Raising retail standards
Design is more important than ever to the success of retail, according to Sy Perkowitz, AIA, PE, president and CEO of Long Beach, Calif.-based Perkowitz + Ruth Architects. Perkowitz founded the firm 23 years ago with partner Steven J. Ruth, AIA, EVP.
Cities looking to attract commerce while building quality of life for residents are raising their standards with regard to design. And developers know that today's well educated and well traveled shopper is attracted to a shopping experience that delights as well as delivers products and services.
At Burbank Empire Center, a 900,000-sq.-ft. redeveloped retail space, developer Zelman Development Companies and the City of Burbank agree that the design — which pays tribute to the history of the site — has aided the center's success. Named “Best Commercial” in The Los Angeles Business Journal's 2002 Real Estate Awards, Burbank Empire Center recalls the industrial and aeronautical use of the land, which was formerly a Lockheed manufacturing site.
“The project looks like existing Lockheed buildings that were converted into retail uses, even though they were built new,” says Alan Pullman, AIA, senior associate and design director at Perkowitz + Ruth Architects. “We thought that was something the community could get behind and they loved it.”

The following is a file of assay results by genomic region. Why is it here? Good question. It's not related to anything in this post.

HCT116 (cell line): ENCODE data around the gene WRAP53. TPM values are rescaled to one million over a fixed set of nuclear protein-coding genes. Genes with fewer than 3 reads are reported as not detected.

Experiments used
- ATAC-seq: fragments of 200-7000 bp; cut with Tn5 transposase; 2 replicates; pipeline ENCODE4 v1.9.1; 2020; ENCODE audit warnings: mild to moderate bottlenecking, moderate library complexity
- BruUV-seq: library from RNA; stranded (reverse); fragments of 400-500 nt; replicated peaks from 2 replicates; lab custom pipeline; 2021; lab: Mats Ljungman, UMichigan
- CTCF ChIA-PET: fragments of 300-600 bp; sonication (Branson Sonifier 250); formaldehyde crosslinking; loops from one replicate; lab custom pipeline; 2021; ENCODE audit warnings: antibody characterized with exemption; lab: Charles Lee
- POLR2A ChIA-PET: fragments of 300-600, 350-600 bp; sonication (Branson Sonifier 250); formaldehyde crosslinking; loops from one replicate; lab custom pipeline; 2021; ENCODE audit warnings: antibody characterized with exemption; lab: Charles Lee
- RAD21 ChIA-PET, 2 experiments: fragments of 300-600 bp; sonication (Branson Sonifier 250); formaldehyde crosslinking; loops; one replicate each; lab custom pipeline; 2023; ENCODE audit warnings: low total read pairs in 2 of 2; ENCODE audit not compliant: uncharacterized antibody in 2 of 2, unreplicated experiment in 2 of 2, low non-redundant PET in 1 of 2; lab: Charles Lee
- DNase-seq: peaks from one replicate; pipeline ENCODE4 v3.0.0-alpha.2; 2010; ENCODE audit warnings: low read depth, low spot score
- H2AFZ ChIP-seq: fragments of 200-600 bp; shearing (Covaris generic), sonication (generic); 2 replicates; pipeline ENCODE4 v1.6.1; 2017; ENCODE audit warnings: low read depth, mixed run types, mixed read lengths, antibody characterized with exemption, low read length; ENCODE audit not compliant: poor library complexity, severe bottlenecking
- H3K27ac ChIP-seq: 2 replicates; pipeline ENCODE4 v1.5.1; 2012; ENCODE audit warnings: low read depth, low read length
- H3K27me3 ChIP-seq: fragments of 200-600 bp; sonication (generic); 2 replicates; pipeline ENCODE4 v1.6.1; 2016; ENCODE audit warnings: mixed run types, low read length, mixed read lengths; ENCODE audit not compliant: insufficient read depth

The center's pylon signs, visible from adjacent roadways, are topped with 10-ft. to 12-ft. wide replicas of famous airplanes that were once built on the site. Buildings are clad in a combination of industrial materials, including corrugated metal and painted concrete block. Aware that the industrial theme could appear drab, designers at Perkowitz + Ruth Architects chose a variety of bright colors for the project. “We wanted it to be a happy place, where moms would want to go to shop,” says Pullman.
At The Grove in Los Angeles, Caruso Affiliated Holdings made a striking departure from the enclosed, multi-level mall format. Distinctive two- and three-story buildings with street-level entries, outdoor balcony dining and store window displays create a vibrant streetscape. As an entertainment anchor for the center, Pacific's The Grove Theatres takes its cue from the grand movie palaces of early Los Angeles.
“Luxurious, distressed materials were chosen to authenticate the building's blend of Art Deco and Classical design styles,” says Marios Savopoulos, AIA, principal with Perkowitz + Ruth Architects who worked with Caruso Affiliated Holdings to create the theater design.
The theatres' lobby is open to the public and incorporates mahogany cabinetry and columns, Art Deco-style Venetian glass chandeliers, mosaic floors, specially created pieces of art and generously sized designer club chairs. A coffee and dessert bar opens onto the space and the revival of Madame Wu's restaurant overlooks the lobby from the balcony.
Since its opening in March 2002, the high volume of movie patrons attracted to the experience have resulted in the theater becoming one of the top performers in Los Angeles.
Mercantile East Shopping Center, currently under construction with a planned holiday 2002 opening, is designed by Perkowitz + Ruth Architects for Westar Associates. Part of the master-planned Ladera Ranch community, the retail district's design combines wide sidewalks, benches, street lamps, and traditional storefront design to create a new Main Street.